Brunetto Latini's Tresor: Latin Sources on Natural Science

Francis J. Carmody

in 12:3 (July)Speculum, 1937, 359-366

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"Mediaeval science is well known to scholars through Latin works, but vulgarizations have commanded far less prestige. Dreyer, for example, mentioned Latini's Tresor (1268 A.D.) very superficially, and was obviously ill informed on the Image du Monde of Gossouin (1245 A.D.). Langlois pointed out that vernacular works are of interest mainly to philologists, who find it difficult to delve into the technical intricacies of the various sciences. Vulgarizations, however, present a valuable picture of the subjects they treat. The Tresor is a compendium of material current in Paris in the active days of the 1260's, when astronomy was at its height, both in technical achievement and in speculative interpretation. Latini was a competent translator and compiler, and was guilty neither of the unorganized agglomeration of details found in the Livre de Sydrac and the translations of Adelard of Bath, nor the mistaken moralizing and theological zeal of Gossouin. One must turn to Vincent of Beauvais to find anything like the freedom from doctrine and the careful method and selection of the Tresor. Latini's manner was so objective that it annoyed many of the first copyists, who added doctrinal and moral references, present in most families of manuscripts. As a vulgarization, the Tresor makes no pretension to scholastic reasoning and deduction, nor to metaphysical subtlety, transmutations of elements, atomic theory, nor to mathematical discussion, elements which characterize so many thirteenth-century works. The material is of a simple nature, akin to Seneca, Bede, and Honorius, though there is no apparent affinity to other popular works like those of Chalcidius, Macrobius, and Pliny, nor to the classics, Aristotle, Plato, Plutarch, Lucretius, or Cicero." - Carmody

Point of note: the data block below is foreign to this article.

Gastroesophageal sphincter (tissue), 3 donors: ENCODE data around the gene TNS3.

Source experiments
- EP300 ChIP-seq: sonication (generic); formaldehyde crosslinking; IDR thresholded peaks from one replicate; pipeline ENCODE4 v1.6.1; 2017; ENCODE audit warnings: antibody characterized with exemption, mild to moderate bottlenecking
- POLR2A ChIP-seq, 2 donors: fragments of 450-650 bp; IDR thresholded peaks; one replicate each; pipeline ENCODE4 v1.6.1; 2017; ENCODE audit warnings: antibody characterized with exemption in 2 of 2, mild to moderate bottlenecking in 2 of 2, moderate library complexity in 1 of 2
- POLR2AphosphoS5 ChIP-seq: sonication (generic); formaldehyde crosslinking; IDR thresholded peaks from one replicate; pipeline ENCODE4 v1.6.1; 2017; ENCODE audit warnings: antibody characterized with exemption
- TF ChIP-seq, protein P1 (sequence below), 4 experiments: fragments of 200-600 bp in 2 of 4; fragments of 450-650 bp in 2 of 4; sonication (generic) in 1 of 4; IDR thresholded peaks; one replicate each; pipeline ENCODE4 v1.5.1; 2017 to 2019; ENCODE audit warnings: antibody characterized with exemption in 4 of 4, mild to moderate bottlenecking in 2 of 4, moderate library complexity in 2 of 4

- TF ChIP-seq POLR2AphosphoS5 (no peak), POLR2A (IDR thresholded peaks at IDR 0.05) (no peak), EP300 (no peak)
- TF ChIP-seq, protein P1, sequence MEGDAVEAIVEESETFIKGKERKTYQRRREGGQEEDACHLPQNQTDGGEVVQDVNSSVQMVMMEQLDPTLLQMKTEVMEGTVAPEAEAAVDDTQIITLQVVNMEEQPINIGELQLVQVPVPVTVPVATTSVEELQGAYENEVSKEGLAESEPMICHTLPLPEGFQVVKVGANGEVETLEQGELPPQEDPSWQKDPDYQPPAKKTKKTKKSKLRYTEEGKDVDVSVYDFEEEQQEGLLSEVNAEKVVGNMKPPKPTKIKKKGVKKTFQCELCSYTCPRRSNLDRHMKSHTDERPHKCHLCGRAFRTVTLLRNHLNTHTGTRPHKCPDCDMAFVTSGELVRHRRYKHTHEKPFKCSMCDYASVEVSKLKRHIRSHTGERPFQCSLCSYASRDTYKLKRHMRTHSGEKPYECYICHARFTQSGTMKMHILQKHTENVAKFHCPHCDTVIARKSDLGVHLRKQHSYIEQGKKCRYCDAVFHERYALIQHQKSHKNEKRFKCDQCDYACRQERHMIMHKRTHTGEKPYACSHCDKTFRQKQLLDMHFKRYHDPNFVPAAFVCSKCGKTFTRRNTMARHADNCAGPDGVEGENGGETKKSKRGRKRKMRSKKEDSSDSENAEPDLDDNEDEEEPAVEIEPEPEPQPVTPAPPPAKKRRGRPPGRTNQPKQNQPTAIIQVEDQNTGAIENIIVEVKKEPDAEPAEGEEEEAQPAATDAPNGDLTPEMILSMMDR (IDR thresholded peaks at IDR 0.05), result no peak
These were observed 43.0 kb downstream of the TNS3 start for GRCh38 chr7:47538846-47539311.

Language: English


Last update December 6, 2021